Additional election information is available on www.HarrisVotes.com. For news and updates on social media, follow @HarrisVotes.

I’m doing this again because I know how weird this all is. We’re really not used to voting in June around here, but that’s what we’re doing. Note where those 26 vote centers are, this is not an election where you can just assume you’re a few minutes away from a polling location. Turnout is going to be abominably low, probably around one percent, so at least wherever you go there won’t be a line. Cast your votes for Melissa Noriega and Pelumi Adeleke and tell everyone you know to do the same.

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HISD asks for $4.4 billion in bonds

That sure is a lot.

Houston ISD unveiled a $4.4 billion bond proposal, the largest in HISD history and likely the largest package any Texas school district has taken to voters.

Much of the bond, $2.05 billion, would go to school upgrades. The district defined this as rebuilding, renovating and modernizing facilities. The district identified more than 40 campuses with “urgent facility needs.”

The district would invest $1.35 billion into making “safe and healthy campuses,” which would include updating HVAC systems, securing campuses, and testing whether school grounds, air, water and buildings meet environmental standards, according to materials distributed at the district’s first public meeting about the bond Thursday night.

And $1 billion would go to career and technical education, early childhood education and district technology investments. Improving district technology includes securing student data, expanding broadband access, and accessing AI, according to a district meeting handout.

The district said it intends to fund the bond without raising the tax rate.


Because a dozen years have passed without maintenance and repairs, the district identified roughly $10 billion in overdue upgrades, according to a May 22 press release. The district announced that day 28 members of a Community Advisory Committee that will host five public meetings on the bond over the next few weeks. The committee includes parents, educators, community advocates and elected trustees.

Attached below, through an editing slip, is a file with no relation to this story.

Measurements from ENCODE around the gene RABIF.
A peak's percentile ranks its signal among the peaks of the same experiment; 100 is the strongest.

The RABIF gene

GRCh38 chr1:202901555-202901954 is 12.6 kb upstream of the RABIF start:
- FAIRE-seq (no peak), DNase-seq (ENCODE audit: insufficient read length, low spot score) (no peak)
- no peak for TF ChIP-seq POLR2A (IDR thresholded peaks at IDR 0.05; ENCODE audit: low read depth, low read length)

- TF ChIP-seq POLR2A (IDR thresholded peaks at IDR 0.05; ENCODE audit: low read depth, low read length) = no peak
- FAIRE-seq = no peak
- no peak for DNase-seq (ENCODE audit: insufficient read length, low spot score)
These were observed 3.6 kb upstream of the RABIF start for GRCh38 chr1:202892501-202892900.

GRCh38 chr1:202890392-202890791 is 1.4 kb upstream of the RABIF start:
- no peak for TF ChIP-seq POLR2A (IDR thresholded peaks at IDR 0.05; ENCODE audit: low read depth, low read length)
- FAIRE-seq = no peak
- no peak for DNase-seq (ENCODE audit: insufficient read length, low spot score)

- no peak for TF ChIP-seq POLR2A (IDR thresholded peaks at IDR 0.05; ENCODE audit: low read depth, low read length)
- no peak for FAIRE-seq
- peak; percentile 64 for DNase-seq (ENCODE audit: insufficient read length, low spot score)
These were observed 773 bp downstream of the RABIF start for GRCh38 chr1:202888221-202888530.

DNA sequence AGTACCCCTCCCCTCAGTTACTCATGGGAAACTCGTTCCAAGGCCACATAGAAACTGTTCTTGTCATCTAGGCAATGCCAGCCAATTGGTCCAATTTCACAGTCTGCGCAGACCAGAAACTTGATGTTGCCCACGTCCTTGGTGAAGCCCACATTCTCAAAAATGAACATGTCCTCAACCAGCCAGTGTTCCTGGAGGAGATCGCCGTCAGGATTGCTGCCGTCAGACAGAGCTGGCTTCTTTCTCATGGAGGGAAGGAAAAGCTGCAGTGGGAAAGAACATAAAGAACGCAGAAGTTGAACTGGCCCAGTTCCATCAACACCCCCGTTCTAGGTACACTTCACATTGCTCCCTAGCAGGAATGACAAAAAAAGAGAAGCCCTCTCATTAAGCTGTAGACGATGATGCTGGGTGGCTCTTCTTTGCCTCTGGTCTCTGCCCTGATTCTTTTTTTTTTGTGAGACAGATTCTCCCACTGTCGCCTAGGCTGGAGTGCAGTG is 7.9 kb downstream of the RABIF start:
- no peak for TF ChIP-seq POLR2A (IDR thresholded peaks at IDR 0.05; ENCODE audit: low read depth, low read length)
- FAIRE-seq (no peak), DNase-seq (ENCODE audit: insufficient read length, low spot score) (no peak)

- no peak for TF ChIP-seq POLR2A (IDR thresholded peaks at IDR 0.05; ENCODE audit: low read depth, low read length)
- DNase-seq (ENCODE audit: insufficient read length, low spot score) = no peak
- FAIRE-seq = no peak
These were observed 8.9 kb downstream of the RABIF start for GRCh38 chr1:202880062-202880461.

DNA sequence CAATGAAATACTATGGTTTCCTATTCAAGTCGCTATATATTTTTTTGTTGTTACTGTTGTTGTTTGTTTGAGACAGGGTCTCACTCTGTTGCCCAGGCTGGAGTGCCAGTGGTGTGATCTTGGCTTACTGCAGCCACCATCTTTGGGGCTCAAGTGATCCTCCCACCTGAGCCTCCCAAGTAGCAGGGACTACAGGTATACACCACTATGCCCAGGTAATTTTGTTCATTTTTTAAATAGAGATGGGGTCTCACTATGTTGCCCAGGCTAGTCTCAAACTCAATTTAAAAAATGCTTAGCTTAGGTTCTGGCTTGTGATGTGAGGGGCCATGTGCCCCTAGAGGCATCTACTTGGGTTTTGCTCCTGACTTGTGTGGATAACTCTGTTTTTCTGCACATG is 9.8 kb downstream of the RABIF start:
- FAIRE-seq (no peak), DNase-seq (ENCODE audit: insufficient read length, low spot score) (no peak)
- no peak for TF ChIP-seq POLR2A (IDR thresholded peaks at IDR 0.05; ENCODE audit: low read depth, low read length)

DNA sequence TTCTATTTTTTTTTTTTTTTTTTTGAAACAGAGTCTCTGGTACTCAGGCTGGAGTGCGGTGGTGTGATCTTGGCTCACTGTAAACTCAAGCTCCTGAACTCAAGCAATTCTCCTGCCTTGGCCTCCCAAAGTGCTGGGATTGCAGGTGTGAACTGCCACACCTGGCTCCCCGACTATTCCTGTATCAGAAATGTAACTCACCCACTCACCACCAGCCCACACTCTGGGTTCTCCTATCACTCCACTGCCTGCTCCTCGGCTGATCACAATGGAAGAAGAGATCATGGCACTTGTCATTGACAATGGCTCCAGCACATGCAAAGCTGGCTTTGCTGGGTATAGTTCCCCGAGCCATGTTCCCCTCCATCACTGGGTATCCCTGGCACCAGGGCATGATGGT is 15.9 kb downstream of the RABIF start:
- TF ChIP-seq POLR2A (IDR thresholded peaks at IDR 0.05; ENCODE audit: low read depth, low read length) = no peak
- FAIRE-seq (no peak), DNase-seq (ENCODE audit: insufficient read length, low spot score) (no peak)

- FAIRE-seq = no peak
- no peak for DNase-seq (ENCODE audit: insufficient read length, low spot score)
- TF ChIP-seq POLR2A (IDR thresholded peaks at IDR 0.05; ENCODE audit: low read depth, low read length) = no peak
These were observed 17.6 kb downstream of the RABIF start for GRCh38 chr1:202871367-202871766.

Former HISD board president Judith Cruz, former Democratic state Rep. Garnet Coleman, and retired president of H-E-B Scott McClelland will serve as committee co-chairs.

The committee’s in-person meetings will be at 6 p.m. June 4 at Fondren Middle School, 6 p.m. June 5 at Fleming Middle School and 6 p.m. June 10 at Forest Brook Middle School. The bond committee will also hold a virtual meeting at 10 a.m. Saturday. Community members can share feedback in small group workshops and learn about the district’s facility needs at the meetings.

See here and here for a bit of background. I absolutely agree that a bond of at least this size is needed. I think the Community Advisory Committee has some quality people on it. And I think HISD is going to have a rough time getting this approved.

Leaders of Houston’s NAACP branch spoke out Thursday against the more than $4 billion bond that state-appointed HISD leaders are expected to ask voters to approve and repeated their calls for state and federal investigations into possible wrongdoing in the district.

“We all agree that the present chaotic conditions and structure of apartheid at HISD disqualifies them to seek a bond proposal in the upcoming election cycle,” Houston NAACP President James Dixon II said at a press conference. “Presently, HISD is a graphic demonstration of taxation without representation.”

U.S. Rep. Al Green and the NAACP Houston Branch on Thursday called for a federal investigation after Spectrum News reported that a charter school network funded by now-Superintendent Mike Miles moved funds from Texas public charter schools to Colorado campuses.


The Houston branch of the historic Black civil rights organization hosted a Thursday press conference, joined by state elected officials, teachers union leaders, community leaders including Ruth Kravetz of Community Voices for Public Education, and Daniel Saenz of LULAC Council 60, part of the national Latino civil rights organization.

Dixon said the Texas Education Agency is failing Houston children and called on the public to act now. Dixon supported U.S. representatives’ calls for a federal investigation.

The press conference comes ahead of the district’s first public meeting Thursday about an proposed school bond. The district last week gave the bond’s approximate amount between $4 billion and $5 billion, and it said that the bond will be largely devoted to upgrading the district’s aging campuses.

But community leaders are upset with the lack of transparency among state-appointed leaders of HISD.

“And finally there is no bond. There is no bond as long as we have a rubber stamp Board of Managers at HISD with no accountability to the community,” State Rep. Ron Reynolds, a Democrat from Missouri City, said.